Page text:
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canbelto

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About canbelto

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  • Connection to/interest in ballet** (Please describe. Examples: fan, teacher, dancer, writer, avid balletgoer)
    avid balletgoer
  • City**
    NYC
  • State (US only)**, Country (Outside US only)**
    NY

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  1. Well she will be missed for sure. I loved her in a bunch of roles. Lise in Fille mal gardee, Lilac Fairy, Giselle. Really lovely, graceful dancer.
  2. Did anyone see Royal's Apollo yesterday?
  3. A nice profile of Alonso's successor Viengsay Valdes: https://www.nytimes.com/2019/05/15/arts/dance/ballet-nacional-de-cuba-viensgay-valdes.html
  4. There are other differences in accents too. For instance the moment when the three muses clap and Apollo puts his head in their hands -- in the Cuban version it's a gentle silent clap away from Apollo's face, while in the NYCB versions it's the loud bossy clap right in Apollo's face. And again, I had always thought of that move as really iconic.
  5. I found this CNB version of Apollo. There are some interesting choreographic differences between the version that Balanchine later staged for NYCB. For instance in the Apollo Terpischore pas de deux Terp doesn't dance on her heels but on pointe. I always thought dancing flat-footed on her heels was an iconic part of the choreography. Can anyone shed some insight into the differences in choreography? A comparison:
  6. I'm reviewing this for bachtrack but will say that if you've seen Tiler Peck and Joaquin de Luz storming through the finale of T&V with the speed of light (as I have) then last night's T&V was just about unwatchable.
  7. I went to Havana in the summer of 2018 and went on one of those tours with a dude in a horse and buggy. He took us past the CNB theatre and spoke about Alicia Alonso. It's obvious how much she meant to the Cuban people. And also ... one of my former co-workers and a friend of mine is actually related to her. They are all painters, so the artistic gene in the Alonso family lives on.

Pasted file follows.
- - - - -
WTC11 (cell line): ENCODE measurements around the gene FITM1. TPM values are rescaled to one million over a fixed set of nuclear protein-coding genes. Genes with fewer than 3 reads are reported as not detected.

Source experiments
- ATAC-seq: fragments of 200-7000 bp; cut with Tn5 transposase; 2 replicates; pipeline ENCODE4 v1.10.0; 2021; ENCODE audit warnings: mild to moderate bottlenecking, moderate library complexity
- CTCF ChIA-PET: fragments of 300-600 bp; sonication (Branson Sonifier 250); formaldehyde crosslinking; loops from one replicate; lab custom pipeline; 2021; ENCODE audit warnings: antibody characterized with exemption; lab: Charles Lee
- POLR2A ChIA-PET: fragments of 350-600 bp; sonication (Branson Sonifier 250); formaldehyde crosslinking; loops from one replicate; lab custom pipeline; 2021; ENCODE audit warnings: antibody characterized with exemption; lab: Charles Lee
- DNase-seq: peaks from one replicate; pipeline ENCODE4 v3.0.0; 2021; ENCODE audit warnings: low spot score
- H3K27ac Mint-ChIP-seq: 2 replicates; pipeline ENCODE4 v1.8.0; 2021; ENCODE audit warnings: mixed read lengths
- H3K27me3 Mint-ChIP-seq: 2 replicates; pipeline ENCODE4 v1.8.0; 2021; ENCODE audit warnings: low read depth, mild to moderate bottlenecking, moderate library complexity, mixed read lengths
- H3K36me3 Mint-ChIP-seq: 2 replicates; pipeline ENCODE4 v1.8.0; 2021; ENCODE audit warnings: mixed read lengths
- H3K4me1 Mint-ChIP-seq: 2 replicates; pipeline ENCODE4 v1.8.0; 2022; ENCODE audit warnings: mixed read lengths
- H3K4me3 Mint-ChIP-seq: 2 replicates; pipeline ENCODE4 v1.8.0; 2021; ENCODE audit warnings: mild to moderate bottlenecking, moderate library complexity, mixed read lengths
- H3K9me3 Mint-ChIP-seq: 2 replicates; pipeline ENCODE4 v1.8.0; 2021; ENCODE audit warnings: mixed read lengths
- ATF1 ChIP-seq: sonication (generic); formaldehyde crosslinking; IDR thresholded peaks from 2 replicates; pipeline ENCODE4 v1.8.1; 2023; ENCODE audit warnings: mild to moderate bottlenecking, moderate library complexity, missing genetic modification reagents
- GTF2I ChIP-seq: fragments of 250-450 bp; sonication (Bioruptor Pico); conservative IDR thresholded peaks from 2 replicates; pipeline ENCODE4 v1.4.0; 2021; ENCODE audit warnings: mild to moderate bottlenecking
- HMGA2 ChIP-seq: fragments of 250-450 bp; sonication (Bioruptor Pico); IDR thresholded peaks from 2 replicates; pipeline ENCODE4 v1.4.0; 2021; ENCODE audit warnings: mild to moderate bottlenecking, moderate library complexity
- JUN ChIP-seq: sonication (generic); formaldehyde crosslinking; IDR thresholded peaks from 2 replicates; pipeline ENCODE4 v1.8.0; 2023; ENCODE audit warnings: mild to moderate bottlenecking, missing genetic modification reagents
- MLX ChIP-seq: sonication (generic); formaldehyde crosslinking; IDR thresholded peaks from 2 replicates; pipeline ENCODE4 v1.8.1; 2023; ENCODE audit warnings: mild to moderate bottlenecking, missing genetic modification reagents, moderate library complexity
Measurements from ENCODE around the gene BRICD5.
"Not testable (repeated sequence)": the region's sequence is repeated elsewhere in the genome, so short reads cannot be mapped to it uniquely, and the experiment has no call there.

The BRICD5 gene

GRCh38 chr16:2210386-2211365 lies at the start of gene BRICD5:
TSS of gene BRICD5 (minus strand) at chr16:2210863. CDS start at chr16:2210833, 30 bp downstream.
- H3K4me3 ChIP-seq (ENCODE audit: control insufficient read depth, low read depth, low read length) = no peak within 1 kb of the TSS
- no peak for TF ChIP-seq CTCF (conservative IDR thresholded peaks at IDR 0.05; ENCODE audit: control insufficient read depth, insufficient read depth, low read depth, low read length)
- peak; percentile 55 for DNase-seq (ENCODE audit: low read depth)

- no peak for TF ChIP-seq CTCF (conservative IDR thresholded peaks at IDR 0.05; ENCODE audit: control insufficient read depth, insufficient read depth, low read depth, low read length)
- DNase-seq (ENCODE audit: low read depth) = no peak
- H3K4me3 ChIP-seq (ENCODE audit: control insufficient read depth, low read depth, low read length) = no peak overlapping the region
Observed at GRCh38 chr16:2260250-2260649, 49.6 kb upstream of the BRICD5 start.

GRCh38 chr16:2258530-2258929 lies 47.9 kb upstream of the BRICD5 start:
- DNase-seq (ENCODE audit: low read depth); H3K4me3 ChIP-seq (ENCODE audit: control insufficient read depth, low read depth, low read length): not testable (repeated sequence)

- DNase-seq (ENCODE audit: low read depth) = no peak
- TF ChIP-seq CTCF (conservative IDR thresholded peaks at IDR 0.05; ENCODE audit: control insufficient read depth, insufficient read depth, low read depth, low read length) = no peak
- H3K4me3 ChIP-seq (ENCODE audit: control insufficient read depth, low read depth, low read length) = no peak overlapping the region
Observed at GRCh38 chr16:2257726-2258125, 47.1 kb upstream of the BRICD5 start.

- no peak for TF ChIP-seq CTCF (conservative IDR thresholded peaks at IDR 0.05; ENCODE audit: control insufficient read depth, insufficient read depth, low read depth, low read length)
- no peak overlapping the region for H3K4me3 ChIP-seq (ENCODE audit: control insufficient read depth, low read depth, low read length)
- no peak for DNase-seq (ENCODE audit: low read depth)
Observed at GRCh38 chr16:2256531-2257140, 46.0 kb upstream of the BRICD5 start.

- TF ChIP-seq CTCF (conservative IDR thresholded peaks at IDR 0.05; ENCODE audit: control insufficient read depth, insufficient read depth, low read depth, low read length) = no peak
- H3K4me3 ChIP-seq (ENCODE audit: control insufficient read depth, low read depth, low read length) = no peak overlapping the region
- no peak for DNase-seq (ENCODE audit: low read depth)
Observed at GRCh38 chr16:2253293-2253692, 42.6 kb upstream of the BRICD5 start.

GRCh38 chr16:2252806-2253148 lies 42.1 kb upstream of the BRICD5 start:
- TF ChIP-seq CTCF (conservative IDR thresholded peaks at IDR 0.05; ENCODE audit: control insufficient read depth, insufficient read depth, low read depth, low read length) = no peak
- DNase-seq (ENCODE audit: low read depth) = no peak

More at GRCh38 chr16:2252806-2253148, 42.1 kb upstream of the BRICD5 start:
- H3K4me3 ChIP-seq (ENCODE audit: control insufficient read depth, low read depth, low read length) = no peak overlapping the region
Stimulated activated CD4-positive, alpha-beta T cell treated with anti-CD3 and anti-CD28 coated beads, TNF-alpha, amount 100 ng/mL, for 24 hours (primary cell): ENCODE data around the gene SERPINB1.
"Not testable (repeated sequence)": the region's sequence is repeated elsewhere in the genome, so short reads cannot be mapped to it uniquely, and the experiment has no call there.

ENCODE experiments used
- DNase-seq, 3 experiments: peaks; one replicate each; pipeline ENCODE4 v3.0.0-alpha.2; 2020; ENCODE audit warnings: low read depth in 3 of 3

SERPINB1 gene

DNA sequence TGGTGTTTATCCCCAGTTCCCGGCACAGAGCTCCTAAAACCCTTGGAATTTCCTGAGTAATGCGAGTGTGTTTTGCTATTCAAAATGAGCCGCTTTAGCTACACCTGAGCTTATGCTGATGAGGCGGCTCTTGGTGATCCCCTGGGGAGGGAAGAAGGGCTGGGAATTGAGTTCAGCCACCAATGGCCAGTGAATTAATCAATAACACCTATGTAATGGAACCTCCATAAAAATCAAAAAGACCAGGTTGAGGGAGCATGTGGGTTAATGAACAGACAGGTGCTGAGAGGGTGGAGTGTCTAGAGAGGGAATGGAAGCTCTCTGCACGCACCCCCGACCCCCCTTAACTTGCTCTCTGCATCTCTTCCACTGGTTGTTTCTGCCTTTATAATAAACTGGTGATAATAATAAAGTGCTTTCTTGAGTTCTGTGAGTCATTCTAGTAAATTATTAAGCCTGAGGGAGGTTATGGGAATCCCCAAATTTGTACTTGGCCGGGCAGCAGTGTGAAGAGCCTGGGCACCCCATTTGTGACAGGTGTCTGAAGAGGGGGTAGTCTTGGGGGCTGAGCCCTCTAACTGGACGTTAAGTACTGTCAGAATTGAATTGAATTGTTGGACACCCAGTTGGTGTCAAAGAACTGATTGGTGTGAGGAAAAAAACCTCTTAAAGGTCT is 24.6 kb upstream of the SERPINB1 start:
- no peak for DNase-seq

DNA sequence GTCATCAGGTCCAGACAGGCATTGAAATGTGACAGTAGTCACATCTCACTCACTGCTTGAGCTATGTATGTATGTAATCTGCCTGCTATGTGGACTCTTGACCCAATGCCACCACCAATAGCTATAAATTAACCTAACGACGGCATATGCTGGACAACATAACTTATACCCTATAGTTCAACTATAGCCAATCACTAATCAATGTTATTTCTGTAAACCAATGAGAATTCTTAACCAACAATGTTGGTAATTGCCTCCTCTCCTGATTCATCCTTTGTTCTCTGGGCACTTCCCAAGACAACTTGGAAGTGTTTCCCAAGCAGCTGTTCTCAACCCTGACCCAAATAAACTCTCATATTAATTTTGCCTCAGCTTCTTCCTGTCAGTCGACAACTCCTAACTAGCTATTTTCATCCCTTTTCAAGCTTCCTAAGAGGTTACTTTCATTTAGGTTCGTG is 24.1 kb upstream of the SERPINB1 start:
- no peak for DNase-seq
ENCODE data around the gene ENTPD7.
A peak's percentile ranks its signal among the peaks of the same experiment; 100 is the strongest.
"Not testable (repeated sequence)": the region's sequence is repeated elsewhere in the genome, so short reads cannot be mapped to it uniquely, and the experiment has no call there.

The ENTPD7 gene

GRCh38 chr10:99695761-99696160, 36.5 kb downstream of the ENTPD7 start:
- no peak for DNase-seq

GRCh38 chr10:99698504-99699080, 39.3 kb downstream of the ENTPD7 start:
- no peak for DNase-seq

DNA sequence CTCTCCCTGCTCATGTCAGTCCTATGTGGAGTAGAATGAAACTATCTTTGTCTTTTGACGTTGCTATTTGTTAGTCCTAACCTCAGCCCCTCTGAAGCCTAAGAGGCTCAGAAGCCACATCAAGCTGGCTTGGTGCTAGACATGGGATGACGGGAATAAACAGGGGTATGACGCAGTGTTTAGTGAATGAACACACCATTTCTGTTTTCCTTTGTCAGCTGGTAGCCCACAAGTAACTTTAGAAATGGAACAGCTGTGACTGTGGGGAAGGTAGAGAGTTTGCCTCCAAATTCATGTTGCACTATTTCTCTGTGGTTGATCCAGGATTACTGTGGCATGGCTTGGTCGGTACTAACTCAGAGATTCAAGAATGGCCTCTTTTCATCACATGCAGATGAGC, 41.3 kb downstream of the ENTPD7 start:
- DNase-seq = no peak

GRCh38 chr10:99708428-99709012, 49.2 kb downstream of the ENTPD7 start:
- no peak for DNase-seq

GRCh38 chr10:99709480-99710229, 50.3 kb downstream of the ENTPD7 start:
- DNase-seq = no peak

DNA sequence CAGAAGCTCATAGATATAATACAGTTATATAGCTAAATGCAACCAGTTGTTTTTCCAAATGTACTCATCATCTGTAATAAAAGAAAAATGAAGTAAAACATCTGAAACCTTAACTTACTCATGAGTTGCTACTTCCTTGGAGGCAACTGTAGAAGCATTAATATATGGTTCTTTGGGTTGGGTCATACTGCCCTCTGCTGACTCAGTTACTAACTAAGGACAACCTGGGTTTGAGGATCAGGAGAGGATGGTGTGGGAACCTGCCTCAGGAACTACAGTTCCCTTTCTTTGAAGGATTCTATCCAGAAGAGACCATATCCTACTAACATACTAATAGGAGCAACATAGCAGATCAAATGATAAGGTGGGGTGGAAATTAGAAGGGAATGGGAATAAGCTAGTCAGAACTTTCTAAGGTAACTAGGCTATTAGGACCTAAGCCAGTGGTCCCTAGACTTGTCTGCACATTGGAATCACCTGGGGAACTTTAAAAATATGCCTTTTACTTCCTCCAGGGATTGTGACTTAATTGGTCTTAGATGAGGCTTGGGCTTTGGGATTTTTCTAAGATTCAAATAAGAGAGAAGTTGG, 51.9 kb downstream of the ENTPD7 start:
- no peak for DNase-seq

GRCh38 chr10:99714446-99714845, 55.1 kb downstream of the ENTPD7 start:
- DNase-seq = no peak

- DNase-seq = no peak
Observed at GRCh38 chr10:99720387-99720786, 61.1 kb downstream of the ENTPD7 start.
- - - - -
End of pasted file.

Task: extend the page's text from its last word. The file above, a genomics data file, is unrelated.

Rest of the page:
8. Here is a video of the CNB's Apolo. It might be the closest we'll ever get to the original Ballet Russes production.
  9. So as I spend another Friday at home resting an ankle that somehow is healing on its own time (that is to say, verrry slowly), I decided to find some Edwin Denby and Arlene Croce accounts of her dancing and compare it to Alicia Alonso videos. Hope you guys enjoy it. https://humbledandoverwhelmed.blogspot.com/2019/10/alicia-alonso-written-word-vs-video.html
  10. What I have read about lifts is that some ballerinas might be tiny but hard to lift because they refuse to "push off" and hold themselves up with their own core strength. Someone said the tiny wraithlike Alicia Markova used to be very difficult to lift for this reason, as was Gelsey Kirkland. I once saw the very not-tiny Viktoria Tereshkina lift HERSELF higher in a press lift.
  11. I think the issue is when Lane makes a mistake or is "off" everyone can see it. Her body language and facial expressions change. Some dancers can hide an obvious mistake with a big smile and confident body language. I remember a Swan Lake where she fell off pointe towards the very end of her sequence of fouettes. Instead of finishing them and then holding her arms in fifth the way I've seen many ballerinas do when their fouettes also didn't go as planned, Lane looked crestfallen and sort of stood around until the music stopped. It's a shame because when she's on she lights up the entire auditorium.
  12. So ... how was the Twyla Tharp premiere?
  13. Oh ok. I just looked more into the thread and he explains his last name this way: adrianclay @susanbarbash Danchig is inherited from my Jewish maternal side from (roughly) Lithuania. Waring is from the Mayflower-adjacent English folks on my father’s side.
  14. Could it have been a snide referral to Adrian using Danchig-Waring as his surname when I believe his legal name is Adrian Clay?
  15. Adrian Danchig-Waring is not amused by Alastair Macaulay's nickname for him:
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